Dr. Smith perceives humanity not as a monolithic abstraction but as an ocean of individual people; history impacts each and every one. He is engaged in the continual production of figural sculptures, most of which are about two feet tall, one-third life size. One wanders through the site knee deep in his powerfully expressive figures, with occasional life-sized or larger-than-life figures standing out. The smaller figures bring to mind two racist stereotypes from American material culture that are also about knee high: the step-‘n-fetchit or jockey yard ornament, and the “silent butler” smoke stands. Both represent silent, obedient subservience, and their reduced scale emphasizes their inhumanely reduced stature. Dr. Smith’s figures are complex and filled with seeming contradictions, on one hand referencing racist traditions, while at the same time presenting respectful representations of individuals; in his ongoing project to conflate past historical notions with his revisions of that history, by means of sculptures that raise more questions than they answer.

A few leitmotifs stand out in the hundreds of sculptures in the AAHM&BVA. There are dozens and dozens of serving figures holding trays. The gesture strongly conveys humble generosity, but the history of forced servitude is embedded within these as well. Sculptures of angry beasts, embodiments of rage, also recur throughout. The site is punctuated with American flags of all sizes, many of which are store-bought cloth flags waving in the breezes. These are not symbols of passive, unquestioning patriotism but, rather, they convey Dr. Smith’s powerful sense of owning the flag of the country he served in military combat, and serves as an artist today.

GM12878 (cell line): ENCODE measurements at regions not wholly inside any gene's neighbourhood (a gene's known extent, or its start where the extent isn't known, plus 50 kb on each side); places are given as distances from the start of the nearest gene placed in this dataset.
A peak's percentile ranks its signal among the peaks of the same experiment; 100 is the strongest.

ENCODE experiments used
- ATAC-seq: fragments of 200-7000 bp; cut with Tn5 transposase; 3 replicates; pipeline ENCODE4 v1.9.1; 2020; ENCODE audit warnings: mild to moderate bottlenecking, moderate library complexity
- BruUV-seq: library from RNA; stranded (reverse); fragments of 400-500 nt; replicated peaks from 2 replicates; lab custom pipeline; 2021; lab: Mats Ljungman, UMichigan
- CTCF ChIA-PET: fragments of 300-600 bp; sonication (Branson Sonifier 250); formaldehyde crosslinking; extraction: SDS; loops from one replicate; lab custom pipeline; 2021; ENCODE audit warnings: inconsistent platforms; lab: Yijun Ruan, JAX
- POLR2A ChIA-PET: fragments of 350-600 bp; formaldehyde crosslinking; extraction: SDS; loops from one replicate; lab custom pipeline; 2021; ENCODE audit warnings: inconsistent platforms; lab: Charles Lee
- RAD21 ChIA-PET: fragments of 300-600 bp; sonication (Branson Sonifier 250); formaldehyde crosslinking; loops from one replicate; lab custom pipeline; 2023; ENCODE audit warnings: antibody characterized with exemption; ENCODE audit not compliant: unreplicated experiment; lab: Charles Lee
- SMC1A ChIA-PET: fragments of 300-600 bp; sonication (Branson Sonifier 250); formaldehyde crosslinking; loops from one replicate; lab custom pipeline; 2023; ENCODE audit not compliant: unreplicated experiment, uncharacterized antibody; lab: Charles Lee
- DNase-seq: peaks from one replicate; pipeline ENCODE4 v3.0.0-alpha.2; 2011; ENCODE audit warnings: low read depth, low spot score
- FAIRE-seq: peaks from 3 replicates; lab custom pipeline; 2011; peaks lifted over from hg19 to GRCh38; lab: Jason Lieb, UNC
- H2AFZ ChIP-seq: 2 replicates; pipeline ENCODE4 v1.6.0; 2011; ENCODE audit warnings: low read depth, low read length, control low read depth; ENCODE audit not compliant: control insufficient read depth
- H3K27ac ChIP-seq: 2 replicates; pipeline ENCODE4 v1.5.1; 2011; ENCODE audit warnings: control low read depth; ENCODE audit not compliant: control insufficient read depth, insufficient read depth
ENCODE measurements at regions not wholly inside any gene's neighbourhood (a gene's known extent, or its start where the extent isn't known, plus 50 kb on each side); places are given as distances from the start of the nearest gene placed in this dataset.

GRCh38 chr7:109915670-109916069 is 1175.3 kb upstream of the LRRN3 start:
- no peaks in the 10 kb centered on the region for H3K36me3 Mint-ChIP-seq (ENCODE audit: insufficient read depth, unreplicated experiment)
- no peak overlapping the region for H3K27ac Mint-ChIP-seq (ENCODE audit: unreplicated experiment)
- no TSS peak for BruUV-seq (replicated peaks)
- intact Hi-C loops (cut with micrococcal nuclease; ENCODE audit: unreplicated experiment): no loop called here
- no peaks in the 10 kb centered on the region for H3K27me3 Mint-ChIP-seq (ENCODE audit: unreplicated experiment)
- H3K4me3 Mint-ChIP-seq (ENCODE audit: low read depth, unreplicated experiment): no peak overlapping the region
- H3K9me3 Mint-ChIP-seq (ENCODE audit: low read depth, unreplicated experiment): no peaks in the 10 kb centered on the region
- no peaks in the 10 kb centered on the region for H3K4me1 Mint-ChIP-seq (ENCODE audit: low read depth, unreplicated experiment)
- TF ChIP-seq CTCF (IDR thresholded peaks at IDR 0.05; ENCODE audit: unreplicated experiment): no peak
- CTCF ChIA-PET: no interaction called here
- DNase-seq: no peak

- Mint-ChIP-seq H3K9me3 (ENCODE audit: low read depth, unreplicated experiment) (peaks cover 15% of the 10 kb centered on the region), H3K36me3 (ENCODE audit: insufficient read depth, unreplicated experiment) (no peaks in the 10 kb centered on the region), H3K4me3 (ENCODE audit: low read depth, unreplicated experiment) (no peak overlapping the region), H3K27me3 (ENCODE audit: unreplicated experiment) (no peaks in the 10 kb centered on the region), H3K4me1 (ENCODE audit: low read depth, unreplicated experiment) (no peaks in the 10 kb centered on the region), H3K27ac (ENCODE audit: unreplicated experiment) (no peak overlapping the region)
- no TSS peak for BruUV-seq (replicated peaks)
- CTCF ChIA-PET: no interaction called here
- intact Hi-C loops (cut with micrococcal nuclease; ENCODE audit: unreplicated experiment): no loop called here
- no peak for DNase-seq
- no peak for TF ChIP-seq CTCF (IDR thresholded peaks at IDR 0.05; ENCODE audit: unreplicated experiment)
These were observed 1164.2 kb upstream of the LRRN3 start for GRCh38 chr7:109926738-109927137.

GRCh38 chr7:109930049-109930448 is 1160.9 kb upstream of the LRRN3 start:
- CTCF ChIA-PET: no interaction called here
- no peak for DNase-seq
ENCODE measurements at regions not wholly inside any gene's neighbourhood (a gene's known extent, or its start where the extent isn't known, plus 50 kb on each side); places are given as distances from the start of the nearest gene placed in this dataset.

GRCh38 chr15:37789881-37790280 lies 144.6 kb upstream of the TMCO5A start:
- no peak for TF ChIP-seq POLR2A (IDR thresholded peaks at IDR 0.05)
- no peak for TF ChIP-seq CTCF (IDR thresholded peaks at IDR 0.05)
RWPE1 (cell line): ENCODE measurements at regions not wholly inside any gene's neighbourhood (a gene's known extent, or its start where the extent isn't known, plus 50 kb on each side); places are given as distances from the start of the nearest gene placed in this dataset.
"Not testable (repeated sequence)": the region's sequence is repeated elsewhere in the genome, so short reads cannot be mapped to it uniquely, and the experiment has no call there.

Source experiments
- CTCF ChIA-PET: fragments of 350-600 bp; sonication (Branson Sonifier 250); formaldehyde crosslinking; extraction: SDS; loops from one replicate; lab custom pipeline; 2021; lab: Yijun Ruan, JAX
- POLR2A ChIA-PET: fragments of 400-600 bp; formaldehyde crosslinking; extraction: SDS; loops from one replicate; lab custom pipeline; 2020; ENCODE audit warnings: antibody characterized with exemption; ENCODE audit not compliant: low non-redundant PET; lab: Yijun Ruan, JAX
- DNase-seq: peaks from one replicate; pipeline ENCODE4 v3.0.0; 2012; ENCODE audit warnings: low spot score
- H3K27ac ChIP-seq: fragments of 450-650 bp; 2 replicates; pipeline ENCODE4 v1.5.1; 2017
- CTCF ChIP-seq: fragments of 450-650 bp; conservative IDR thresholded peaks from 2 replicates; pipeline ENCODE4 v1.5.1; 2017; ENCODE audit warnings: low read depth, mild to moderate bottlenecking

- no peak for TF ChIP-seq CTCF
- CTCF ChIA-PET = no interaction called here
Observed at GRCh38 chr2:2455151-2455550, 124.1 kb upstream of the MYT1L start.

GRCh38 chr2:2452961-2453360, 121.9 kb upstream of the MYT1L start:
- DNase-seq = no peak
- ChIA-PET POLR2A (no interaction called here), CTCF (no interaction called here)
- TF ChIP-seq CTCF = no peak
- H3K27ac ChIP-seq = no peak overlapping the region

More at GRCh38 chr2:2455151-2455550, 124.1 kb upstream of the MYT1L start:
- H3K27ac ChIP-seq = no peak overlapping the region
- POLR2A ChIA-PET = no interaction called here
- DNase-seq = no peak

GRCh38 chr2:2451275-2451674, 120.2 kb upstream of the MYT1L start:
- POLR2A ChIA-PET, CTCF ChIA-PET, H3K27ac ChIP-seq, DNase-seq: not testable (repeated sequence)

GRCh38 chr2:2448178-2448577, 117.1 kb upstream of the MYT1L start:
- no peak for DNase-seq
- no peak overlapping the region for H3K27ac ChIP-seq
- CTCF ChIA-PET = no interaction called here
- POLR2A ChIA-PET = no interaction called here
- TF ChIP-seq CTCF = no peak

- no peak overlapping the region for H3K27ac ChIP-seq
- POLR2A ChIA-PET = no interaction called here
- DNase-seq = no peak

Dr. Smith creates sculptures out of everything at hand. Armatures are made of tree limbs and sticks, dimensional lumber scraps, metal, or discarded objects, and are generally covered with a mixture of plaster and cement, often incorporating manufactured objects to give them a narrative purpose or identity. When the forms are completed he coats them with a veneer of paint. The bright, shiny sculptures then begin their process of weatherization. His Hammond yard is filled with sculptures in various states of this process. Figures made in the early years of his tenure here are poignantly decayed, while others are fresher. Some are covered with plastic bags so that he has a ready supply of works for museum and gallery exhibitions or for sale to collectors who prefer less weatherized works.

One cannot step into the same African-American Heritage Museum and Black Veterans Archive twice. It is continually changing, continually weatherizing, and if Dr. Smith is present, visitors are treated to an original, command performance.

~Lisa Stone
January 2013



SPACES Archive Holdings

1 folder: clippings, correspondence

Map and site information

Not Exact Address
Hammond, Louisiana, United States
Latitude/Longitude: 30.504358 / -90.4612